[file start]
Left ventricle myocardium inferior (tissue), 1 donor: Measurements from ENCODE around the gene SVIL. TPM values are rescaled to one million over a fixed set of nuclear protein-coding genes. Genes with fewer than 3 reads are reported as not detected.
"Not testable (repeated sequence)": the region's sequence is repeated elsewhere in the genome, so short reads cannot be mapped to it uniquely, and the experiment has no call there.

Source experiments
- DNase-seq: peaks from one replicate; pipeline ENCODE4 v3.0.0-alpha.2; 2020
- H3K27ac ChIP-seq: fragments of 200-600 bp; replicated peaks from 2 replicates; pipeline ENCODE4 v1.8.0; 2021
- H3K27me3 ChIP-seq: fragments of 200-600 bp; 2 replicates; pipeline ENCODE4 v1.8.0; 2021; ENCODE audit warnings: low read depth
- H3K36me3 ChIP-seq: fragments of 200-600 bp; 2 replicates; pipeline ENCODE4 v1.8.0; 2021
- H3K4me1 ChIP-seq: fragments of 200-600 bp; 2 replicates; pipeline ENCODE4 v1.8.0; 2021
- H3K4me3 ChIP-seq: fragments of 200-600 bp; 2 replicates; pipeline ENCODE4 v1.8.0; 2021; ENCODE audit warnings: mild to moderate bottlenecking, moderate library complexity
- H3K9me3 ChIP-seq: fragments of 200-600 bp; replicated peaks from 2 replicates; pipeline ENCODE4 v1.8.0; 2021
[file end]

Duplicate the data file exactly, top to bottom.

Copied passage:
Left ventricle myocardium inferior (tissue), 1 donor: Measurements from ENCODE around the gene SVIL. TPM values are rescaled to one million over a fixed set of nuclear protein-coding genes. Genes with fewer than 3 reads are reported as not detected.
"Not testable (repeated sequence)": the region's sequence is repeated elsewhere in the genome, so short reads cannot be mapped to it uniquely, and the experiment has no call there.

Source experiments
- DNase-seq: peaks from one replicate; pipeline ENCODE4 v3.0.0-alpha.2; 2020
- H3K27ac ChIP-seq: fragments of 200-600 bp; replicated peaks from 2 replicates; pipeline ENCODE4 v1.8.0; 2021
- H3K27me3 ChIP-seq: fragments of 200-600 bp; 2 replicates; pipeline ENCODE4 v1.8.0; 2021; ENCODE audit warnings: low read depth
- H3K36me3 ChIP-seq: fragments of 200-600 bp; 2 replicates; pipeline ENCODE4 v1.8.0; 2021
- H3K4me1 ChIP-seq: fragments of 200-600 bp; 2 replicates; pipeline ENCODE4 v1.8.0; 2021
- H3K4me3 ChIP-seq: fragments of 200-600 bp; 2 replicates; pipeline ENCODE4 v1.8.0; 2021; ENCODE audit warnings: mild to moderate bottlenecking, moderate library complexity
- H3K9me3 ChIP-seq: fragments of 200-600 bp; replicated peaks from 2 replicates; pipeline ENCODE4 v1.8.0; 2021